Between 2008 and early 2013 we spent every two to four weeks in San Francisco. When my husband was having chemo we stayed there for four weeks, with weekends out with family in East Bay. It was stressful because my husband was weak and sick due the radiation treatment and healing up from his first surgery.
We came to know the people in the area. The hotels we stayed at (two nearby the hospial) were always kind and tried to accommodate us and our crazy schedules.The downtown Marriot even helped us out during chemo--two weeks at little cost.
The Turkish market down the street made the most mind blowing coffee I have ever tasted before. He knew me by name and started up a cup as soon as he saw me. There was usually someone playing a doumbek drum or people playing chess in the store. It was the local hangout.
I miss the food. The variety of fruit and vegetables mean that most of the places we visited had real food in their recipes. My two favorite restaurants were side by side U C Sushi (named because it was only a block from UCSF medical center. The other place, right next door, was a little Indian place that had the best chai--all you care to drink, .Nan flowed like a river to your table.
I miss the people. Unlike other big cities I have been in, San Francisco has some of the nicest and tolerant people that I have ever met. Yes, I only saw a small portion of SF but I always loved coming. Even in crowded busses and trains people would find a spot to squeeze in closer and apologized if someone's foot got walked on. (This was a shocker after going to DC where everyone kept their heads down and never dared to make eye contact with anyone else.)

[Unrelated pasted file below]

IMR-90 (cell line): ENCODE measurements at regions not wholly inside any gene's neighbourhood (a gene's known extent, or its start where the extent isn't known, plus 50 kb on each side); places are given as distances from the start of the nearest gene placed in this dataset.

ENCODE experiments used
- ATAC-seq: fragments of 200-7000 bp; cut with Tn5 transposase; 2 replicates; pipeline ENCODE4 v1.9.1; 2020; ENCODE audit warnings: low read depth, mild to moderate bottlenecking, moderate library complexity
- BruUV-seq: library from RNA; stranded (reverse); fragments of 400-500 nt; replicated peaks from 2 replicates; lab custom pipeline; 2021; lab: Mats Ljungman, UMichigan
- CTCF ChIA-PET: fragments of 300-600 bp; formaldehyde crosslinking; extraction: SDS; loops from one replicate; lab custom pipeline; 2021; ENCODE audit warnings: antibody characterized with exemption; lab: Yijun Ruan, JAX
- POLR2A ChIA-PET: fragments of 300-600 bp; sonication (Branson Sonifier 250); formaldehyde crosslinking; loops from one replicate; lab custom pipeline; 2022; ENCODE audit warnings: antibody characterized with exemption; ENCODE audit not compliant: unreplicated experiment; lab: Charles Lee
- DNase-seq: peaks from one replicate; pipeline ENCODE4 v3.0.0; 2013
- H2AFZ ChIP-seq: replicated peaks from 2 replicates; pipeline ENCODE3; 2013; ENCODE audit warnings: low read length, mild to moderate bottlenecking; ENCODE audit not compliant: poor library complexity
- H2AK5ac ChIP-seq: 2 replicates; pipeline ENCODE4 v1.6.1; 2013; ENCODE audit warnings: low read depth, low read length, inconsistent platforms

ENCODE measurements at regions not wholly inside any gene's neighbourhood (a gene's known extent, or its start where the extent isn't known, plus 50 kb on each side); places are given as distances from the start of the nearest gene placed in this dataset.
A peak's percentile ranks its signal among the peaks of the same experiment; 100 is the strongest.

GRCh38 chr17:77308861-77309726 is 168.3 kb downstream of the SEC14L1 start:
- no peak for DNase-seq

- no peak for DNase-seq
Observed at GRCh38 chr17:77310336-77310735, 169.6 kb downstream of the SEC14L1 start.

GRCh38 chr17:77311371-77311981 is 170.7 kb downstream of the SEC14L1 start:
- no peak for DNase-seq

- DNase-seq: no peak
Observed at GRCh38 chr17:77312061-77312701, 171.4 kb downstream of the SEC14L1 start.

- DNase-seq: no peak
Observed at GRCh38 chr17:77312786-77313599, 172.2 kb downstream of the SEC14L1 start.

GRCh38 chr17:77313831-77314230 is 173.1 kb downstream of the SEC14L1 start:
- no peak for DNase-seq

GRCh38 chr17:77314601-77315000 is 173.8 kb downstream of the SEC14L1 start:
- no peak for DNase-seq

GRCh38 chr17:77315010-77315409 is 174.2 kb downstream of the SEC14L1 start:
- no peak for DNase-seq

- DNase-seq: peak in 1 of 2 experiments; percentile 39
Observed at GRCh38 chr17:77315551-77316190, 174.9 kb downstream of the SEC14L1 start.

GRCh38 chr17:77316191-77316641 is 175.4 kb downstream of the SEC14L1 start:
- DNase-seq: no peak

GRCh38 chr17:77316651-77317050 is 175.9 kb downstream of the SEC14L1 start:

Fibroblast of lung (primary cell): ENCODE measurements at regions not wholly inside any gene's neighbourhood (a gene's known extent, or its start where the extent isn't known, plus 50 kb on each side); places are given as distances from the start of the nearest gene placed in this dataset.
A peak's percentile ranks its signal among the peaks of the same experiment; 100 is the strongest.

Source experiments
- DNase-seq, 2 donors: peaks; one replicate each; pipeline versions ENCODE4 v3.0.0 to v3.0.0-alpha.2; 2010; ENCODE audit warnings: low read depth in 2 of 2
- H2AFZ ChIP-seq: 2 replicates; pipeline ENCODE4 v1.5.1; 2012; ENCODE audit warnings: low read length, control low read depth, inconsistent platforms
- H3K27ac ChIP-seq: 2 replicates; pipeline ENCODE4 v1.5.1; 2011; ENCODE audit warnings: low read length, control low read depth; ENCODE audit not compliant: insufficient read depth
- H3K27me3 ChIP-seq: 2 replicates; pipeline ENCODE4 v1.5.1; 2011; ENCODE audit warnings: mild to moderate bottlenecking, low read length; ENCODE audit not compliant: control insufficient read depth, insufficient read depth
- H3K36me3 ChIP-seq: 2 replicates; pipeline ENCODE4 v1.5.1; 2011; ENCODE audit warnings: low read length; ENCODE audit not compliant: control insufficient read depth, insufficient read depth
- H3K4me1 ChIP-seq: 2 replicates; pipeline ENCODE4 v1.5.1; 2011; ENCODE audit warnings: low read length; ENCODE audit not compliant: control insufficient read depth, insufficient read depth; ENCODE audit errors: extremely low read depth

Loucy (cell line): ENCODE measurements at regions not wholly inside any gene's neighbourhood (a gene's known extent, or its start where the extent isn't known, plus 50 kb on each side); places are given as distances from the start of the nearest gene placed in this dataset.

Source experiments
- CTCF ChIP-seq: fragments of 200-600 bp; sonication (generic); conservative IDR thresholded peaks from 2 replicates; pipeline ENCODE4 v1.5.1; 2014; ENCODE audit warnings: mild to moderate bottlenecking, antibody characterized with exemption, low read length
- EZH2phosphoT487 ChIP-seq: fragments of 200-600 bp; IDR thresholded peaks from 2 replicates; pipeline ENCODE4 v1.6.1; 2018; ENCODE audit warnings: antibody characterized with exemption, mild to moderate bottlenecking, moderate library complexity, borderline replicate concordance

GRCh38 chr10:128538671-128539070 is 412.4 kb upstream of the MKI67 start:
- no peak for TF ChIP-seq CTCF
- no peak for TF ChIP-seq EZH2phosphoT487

I miss the people. So many families helped us out between transportation, lodging, food, and a friendly shoulder to cry on. I don't think that any of them were blood relatives, besides my brother--thanks for the loan of your truck! My inlaws used to lived nearby and had lots of contacts that were glad to help.
The doctors were always courteous and supportive, even when news got bad. The hospital staff were always ready to help and made the entire process go much smoother than in any other hospital center I have been to. They seemed to actually enjoy helping others, even when the people they help are dazed and confused (they helped me make sure everything was as stress free for the weeks of my husband's surgeries and scans).
I miss our little trips--usually private planes flown by volunteers. No security lines, no checked baggage, just fly and get there then hop onto transit to get out to the appointments. AngelFlight was a godsend for us, especially when my husband or I were having bad days.
I miss all of San Francisco, at least the parts we were in.If I could afford a place there it would be my dream to live down in that little part of town, but that isn't going to happen any time soon.